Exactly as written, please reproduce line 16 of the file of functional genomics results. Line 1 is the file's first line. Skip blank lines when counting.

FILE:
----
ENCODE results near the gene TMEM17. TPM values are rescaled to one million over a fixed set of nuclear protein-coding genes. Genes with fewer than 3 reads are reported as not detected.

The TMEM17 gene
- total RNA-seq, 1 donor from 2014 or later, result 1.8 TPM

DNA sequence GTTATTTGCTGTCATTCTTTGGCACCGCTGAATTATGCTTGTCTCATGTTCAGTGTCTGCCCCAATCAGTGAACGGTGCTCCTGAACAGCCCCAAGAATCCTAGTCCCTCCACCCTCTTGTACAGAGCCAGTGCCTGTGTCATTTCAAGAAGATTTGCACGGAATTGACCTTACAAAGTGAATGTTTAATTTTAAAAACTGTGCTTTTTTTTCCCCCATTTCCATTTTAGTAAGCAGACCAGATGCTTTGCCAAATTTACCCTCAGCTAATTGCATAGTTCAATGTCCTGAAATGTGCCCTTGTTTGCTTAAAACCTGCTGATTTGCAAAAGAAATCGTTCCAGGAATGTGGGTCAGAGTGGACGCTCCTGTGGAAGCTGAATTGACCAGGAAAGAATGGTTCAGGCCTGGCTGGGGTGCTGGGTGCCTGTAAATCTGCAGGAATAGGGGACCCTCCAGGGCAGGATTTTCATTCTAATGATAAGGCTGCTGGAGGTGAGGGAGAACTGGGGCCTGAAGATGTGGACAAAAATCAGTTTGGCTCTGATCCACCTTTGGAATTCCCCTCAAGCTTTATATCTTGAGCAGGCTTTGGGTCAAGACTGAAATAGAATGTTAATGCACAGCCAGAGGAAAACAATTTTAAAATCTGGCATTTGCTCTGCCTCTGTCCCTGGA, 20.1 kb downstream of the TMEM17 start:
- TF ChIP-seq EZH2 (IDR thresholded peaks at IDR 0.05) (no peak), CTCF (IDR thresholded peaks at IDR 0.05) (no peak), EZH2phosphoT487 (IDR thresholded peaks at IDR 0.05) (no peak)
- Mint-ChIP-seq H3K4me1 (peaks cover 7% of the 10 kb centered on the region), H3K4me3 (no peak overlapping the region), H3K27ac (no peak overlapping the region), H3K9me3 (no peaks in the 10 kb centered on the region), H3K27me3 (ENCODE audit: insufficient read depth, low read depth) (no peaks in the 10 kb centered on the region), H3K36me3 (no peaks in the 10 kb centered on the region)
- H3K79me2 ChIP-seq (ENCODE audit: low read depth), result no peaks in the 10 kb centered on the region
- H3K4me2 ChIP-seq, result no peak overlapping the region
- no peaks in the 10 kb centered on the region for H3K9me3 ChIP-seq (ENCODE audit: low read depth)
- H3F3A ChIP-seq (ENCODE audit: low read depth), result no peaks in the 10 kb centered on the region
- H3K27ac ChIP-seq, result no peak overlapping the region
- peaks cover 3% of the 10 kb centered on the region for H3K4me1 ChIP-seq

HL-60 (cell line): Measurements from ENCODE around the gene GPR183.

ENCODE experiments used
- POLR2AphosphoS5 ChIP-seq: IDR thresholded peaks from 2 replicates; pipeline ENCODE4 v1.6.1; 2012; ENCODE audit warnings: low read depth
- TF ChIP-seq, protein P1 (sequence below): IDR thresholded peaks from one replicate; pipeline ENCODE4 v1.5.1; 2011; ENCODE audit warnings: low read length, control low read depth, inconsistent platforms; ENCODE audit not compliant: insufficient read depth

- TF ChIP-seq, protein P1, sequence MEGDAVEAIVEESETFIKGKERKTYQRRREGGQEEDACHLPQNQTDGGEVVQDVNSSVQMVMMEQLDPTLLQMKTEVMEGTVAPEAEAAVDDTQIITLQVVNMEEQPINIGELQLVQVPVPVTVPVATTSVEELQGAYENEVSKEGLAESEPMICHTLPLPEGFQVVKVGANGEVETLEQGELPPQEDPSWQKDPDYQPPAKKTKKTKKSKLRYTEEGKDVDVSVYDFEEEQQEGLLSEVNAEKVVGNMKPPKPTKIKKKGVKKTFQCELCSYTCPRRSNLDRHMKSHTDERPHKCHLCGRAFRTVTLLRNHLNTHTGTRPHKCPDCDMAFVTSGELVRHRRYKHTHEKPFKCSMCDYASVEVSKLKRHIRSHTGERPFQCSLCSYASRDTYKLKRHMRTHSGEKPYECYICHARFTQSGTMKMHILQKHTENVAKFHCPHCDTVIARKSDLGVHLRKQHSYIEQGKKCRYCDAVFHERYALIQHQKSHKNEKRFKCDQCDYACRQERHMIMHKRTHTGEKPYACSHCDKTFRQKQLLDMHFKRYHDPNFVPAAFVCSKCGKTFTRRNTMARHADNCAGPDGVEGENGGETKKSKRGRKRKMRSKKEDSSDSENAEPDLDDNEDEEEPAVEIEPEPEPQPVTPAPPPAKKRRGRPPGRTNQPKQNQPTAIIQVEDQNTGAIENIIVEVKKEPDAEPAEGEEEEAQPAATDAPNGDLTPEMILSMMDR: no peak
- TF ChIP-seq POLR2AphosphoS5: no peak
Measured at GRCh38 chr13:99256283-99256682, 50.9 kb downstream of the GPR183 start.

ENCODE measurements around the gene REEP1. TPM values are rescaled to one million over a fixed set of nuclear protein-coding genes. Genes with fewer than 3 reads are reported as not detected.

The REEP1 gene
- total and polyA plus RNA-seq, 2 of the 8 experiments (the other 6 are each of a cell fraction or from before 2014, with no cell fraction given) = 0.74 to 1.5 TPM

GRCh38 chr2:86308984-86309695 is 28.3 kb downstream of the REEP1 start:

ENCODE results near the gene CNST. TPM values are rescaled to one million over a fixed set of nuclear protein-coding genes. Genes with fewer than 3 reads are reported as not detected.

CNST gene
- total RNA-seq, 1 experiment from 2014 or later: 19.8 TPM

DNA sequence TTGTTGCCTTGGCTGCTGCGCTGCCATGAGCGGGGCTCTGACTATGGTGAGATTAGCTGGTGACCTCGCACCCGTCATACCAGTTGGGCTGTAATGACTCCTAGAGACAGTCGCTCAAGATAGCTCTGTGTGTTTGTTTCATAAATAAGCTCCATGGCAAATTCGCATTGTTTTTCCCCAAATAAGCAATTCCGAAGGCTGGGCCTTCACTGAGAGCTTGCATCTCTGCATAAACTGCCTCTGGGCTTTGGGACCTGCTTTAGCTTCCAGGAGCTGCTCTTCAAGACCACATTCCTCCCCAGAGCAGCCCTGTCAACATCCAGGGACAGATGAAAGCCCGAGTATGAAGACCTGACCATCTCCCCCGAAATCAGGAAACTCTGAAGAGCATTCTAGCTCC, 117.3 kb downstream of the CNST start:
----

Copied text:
- TF ChIP-seq, protein P1 (sequence below): IDR thresholded peaks from one replicate; pipeline ENCODE4 v1.5.1; 2011; ENCODE audit warnings: low read length, control low read depth, inconsistent platforms; ENCODE audit not compliant: insufficient read depth